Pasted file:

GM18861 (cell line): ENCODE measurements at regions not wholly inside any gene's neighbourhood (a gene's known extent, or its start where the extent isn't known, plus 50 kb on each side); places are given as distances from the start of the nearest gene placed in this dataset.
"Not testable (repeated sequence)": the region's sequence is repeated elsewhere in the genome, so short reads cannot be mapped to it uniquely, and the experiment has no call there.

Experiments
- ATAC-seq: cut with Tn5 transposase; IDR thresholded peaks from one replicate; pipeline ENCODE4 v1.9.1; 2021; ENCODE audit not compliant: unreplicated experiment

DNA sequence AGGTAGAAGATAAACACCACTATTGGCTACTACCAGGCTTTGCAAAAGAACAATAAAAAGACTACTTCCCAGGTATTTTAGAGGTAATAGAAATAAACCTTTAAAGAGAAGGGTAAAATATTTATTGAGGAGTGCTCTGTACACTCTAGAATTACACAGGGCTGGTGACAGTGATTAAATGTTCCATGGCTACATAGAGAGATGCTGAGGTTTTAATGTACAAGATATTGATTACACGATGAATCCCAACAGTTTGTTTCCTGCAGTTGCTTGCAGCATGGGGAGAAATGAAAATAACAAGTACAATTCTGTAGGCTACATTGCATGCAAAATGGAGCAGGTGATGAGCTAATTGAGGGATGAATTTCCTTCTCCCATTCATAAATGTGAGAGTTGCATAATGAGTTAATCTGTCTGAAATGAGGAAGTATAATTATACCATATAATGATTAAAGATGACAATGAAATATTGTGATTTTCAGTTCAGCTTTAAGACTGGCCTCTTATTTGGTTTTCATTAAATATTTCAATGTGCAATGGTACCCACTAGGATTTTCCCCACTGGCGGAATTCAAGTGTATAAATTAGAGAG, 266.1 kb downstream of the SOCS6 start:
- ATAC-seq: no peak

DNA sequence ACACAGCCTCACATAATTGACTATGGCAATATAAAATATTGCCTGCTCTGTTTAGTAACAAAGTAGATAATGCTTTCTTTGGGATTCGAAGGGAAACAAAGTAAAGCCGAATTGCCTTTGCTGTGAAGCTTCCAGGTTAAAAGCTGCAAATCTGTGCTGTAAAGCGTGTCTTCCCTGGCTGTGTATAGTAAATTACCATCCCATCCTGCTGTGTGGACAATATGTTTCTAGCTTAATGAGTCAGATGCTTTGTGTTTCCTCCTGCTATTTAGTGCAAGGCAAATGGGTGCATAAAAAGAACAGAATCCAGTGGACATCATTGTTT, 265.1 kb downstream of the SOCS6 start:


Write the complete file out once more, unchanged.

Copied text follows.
GM18861 (cell line): ENCODE measurements at regions not wholly inside any gene's neighbourhood (a gene's known extent, or its start where the extent isn't known, plus 50 kb on each side); places are given as distances from the start of the nearest gene placed in this dataset.
"Not testable (repeated sequence)": the region's sequence is repeated elsewhere in the genome, so short reads cannot be mapped to it uniquely, and the experiment has no call there.

Experiments
- ATAC-seq: cut with Tn5 transposase; IDR thresholded peaks from one replicate; pipeline ENCODE4 v1.9.1; 2021; ENCODE audit not compliant: unreplicated experiment

DNA sequence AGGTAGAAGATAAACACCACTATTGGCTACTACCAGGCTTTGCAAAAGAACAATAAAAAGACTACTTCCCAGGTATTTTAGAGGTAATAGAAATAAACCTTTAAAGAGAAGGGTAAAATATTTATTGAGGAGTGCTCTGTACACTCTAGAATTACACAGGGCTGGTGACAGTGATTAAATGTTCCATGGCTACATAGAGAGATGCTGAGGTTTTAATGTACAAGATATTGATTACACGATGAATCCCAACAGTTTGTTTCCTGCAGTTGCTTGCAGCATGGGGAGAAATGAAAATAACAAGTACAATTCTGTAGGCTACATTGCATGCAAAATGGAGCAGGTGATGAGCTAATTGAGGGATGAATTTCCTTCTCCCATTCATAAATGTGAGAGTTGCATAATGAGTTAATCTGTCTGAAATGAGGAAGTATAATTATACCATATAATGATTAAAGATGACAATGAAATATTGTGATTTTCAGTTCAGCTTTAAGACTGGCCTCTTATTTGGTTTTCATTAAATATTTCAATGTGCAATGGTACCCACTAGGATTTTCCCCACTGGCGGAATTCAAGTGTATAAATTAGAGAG, 266.1 kb downstream of the SOCS6 start:
- ATAC-seq: no peak

DNA sequence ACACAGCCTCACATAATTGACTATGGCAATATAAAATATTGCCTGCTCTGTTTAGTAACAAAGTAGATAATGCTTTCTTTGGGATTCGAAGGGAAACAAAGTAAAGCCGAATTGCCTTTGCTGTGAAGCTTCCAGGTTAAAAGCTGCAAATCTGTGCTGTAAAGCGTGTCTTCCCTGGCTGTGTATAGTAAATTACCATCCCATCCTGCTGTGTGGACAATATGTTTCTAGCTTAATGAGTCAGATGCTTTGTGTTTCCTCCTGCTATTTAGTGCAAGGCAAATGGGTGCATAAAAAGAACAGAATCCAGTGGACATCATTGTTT, 265.1 kb downstream of the SOCS6 start: